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Pace Vows to Remember Impact of Advice on Servicemembers

By Jim Garamone
American Forces Press Service

WASHINGTON, Sept. 30, 2005 – Marine Gen. Peter Pace vowed today that as he gives his best military advice to the president and other members of the National Security Council, he "will remember not only the mission, but the impact it will have on the lance corporals and the airmen and the lieutenants junior grade and the captains."

Pace became the first Marine to serve as chairman of the Joint Chiefs of Staff during an Armed Forces "hail ceremony" here today. He succeeds Air Force Gen. Richard B. Myers, who swore him into office.

"We have a lot of work to do," Pace said. "This moment in history is one where we have an enemy whose stated public intent is to destroy our way of life; 2.4 million American men and women in uniform say, 'Not on our watch.'"

Addressing the servicemembers attending and participating in the ceremonies, Pace called upon them to continue the work done by those who went before them. "Generations and generations of American fighting servicemen and women have sacrificed and died that we might have the freedoms we enjoy today," he said. "And it is now our moment in history -- you and I in uniform -- to protect those freedoms for our children and our grandchildren -- and protect them, we will."

Pace thanked President Bush for his confidence in him and for the president's steadfast leadership and unwavering support for men and women in uniform. "Every single one of us in uniform knows that you are leading us and know that you are supporting us at the same time, and it makes a huge difference to each and every one of us," Pace said.

The new chairman, who started his Marine career as a platoon leader in Vietnam at the Battle of Hue City, thanked the ceremonial troops who represent the 2.4 million members of the military. "It's a hundred degrees in Baghdad right now," he said. "We've got troops wearing flak jackets and helmets. It's 90 degrees in Kabul. They're doing the same thing there. Your performance on this parade deck and their performance protecting us overseas is, quite simply, awesome."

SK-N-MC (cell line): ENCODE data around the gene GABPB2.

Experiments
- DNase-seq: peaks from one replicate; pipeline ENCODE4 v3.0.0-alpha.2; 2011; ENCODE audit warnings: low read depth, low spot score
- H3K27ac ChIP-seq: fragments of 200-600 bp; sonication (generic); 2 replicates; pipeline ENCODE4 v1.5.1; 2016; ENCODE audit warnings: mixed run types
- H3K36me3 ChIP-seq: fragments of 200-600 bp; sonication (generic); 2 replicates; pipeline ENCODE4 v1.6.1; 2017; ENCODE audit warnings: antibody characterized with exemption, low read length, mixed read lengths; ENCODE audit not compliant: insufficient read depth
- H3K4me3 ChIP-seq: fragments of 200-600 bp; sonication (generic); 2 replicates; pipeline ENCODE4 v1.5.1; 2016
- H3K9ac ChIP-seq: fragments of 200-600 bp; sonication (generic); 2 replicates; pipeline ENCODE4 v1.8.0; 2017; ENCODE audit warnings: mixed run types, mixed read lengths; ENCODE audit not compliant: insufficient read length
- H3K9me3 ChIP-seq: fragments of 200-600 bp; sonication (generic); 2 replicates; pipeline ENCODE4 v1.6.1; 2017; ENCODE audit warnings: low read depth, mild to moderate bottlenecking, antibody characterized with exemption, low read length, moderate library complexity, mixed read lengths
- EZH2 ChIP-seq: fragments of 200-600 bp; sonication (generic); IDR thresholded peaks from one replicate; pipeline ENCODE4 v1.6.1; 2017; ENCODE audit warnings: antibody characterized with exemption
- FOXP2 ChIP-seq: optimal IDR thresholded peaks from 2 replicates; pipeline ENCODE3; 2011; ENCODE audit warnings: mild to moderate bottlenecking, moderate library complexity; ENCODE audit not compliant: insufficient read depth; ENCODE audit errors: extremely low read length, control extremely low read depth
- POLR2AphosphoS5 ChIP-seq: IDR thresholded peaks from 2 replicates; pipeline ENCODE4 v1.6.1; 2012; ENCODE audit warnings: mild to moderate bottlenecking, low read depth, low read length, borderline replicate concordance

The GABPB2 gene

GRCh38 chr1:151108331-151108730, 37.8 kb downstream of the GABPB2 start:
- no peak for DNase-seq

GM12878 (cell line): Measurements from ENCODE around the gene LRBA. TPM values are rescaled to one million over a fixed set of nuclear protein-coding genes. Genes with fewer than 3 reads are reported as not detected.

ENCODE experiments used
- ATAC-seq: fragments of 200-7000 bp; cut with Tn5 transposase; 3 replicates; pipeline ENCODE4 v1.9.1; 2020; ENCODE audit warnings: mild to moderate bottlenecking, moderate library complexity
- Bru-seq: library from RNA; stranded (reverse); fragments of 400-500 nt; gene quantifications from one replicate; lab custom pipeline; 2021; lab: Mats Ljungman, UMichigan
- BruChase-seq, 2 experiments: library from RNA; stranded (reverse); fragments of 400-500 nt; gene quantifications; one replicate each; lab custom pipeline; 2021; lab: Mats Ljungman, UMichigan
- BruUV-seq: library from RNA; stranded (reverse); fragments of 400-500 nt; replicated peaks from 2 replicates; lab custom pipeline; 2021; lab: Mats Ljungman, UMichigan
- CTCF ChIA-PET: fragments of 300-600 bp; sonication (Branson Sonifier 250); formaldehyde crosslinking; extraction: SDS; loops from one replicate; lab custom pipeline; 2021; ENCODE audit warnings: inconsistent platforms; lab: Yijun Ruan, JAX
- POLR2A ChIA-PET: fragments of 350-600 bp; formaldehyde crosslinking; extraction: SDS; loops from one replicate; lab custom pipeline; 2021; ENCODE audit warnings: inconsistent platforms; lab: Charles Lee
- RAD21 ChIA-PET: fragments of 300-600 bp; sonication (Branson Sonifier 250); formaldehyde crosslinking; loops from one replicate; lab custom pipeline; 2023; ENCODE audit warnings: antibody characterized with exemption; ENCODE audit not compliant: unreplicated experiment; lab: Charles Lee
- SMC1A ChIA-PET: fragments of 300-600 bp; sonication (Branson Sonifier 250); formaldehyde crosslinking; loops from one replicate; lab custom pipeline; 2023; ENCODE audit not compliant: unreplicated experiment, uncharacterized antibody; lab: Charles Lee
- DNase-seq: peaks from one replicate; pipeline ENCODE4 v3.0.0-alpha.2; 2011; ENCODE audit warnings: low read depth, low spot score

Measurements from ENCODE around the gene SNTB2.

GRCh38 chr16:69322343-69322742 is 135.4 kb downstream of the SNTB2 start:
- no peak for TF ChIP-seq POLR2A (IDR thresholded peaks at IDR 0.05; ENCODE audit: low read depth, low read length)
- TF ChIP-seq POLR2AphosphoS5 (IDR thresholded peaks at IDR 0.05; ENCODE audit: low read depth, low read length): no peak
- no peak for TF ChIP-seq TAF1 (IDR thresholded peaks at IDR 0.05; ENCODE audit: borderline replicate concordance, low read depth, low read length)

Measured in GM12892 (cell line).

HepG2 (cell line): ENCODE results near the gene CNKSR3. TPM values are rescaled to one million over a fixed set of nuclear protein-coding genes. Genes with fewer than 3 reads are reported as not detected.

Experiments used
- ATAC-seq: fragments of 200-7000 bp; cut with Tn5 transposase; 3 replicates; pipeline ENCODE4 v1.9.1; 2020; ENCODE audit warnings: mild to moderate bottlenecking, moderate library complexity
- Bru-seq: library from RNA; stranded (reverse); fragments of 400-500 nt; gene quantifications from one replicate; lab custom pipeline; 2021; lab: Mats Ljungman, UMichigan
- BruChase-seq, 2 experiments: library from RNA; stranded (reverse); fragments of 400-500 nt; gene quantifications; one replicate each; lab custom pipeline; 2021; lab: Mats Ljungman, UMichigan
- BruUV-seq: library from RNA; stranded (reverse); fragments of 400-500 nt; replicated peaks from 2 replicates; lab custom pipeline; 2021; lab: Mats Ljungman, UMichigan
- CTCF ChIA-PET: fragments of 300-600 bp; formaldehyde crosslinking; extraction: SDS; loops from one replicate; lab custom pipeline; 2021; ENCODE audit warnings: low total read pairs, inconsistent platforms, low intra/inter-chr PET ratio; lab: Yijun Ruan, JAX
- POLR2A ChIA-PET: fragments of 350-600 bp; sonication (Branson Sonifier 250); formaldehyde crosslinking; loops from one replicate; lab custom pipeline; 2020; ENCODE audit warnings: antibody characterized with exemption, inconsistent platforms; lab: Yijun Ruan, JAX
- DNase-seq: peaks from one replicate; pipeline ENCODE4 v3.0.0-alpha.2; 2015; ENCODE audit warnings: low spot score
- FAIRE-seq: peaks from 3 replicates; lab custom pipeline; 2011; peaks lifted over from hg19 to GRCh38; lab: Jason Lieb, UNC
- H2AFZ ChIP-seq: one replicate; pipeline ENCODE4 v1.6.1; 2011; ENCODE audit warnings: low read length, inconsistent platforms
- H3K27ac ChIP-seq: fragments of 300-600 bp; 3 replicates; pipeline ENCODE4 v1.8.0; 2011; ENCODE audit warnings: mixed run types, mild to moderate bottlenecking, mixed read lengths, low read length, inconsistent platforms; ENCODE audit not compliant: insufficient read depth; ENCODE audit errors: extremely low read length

Bush said that he has come to know Pace well during the general's service as vice chairman of the Joint Chiefs of Staff. "I appreciate his wisdom and commitment to serve, and I look forward to having Pete by my side in the years ahead," Bush said.

The president called Pace a brilliant thinker and an inspiring leader. "His life is the story of the American dream," Bush said. "From his early years in Brooklyn and New Jersey, to his days as a midshipman in Annapolis, to his decades of service in Vietnam and Thailand and South Korea and Somalia and elsewhere -- in every place he has been, Pete Pace has impressed those around him with his bravery, his knowledge and his devotion to duty."

The president said he knows Pace will build on the vital work set into motion under Myers.

Before he swore in Pace as the new chairman, Myers said he has been honored to serve alongside Pace.

Myers spoke of how George Washington was chosen as the commander of the Continental Army in 1775. The Continental Congress chose him "because they knew him; they trusted him; they knew his courage; they knew his integrity."

"Today, when our nation's ideals are once again at stake, it's appropriate to once again chose a military leader for the same reasons," Myers said.

"In my opinion, there's no finer officer in uniform anywhere in the world," he continued. "The president nominated him and the Senate confirmed him as chairman because they knew him, they trusted him, they knew his courage, and they knew his integrity."

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Gen. Peter Pace, USMC
Gen. Richard B. Myers, USAF

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